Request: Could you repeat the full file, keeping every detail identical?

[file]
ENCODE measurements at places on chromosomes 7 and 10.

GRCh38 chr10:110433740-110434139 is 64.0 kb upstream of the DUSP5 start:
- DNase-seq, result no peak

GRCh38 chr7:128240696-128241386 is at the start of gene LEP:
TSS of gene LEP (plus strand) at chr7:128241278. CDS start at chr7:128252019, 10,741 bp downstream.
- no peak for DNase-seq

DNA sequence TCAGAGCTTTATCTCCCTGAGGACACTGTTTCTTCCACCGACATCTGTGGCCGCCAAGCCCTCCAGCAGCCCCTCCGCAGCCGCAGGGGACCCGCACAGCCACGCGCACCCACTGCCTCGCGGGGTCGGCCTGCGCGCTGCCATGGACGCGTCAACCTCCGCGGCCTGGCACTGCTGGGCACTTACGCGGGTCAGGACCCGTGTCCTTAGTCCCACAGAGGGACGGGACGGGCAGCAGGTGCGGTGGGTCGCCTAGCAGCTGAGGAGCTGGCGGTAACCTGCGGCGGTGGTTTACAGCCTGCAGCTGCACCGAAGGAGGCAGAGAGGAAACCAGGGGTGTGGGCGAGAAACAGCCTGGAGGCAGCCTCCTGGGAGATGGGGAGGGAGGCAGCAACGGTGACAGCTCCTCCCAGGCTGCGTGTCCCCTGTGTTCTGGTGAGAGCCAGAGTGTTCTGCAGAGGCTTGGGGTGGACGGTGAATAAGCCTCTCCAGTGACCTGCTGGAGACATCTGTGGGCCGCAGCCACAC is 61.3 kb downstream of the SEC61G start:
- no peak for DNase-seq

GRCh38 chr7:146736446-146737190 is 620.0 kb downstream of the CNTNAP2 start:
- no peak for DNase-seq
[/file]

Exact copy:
ENCODE measurements at places on chromosomes 7 and 10.

GRCh38 chr10:110433740-110434139 is 64.0 kb upstream of the DUSP5 start:
- DNase-seq, result no peak

GRCh38 chr7:128240696-128241386 is at the start of gene LEP:
TSS of gene LEP (plus strand) at chr7:128241278. CDS start at chr7:128252019, 10,741 bp downstream.
- no peak for DNase-seq

DNA sequence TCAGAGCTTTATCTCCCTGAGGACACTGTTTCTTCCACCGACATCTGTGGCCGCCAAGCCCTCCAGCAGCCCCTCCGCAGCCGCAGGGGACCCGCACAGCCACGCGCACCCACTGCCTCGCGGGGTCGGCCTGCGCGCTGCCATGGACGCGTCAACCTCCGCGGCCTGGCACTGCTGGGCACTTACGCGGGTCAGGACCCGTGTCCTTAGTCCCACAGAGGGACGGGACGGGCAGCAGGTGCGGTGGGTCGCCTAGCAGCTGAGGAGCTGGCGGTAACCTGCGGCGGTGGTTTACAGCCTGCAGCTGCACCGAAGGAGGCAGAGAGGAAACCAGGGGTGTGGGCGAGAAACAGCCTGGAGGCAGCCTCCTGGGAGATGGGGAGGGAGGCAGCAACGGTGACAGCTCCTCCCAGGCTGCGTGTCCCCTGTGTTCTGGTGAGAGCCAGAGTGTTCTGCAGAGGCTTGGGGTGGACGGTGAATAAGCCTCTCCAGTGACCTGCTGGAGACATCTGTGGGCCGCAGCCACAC is 61.3 kb downstream of the SEC61G start:
- no peak for DNase-seq

GRCh38 chr7:146736446-146737190 is 620.0 kb downstream of the CNTNAP2 start:
- no peak for DNase-seq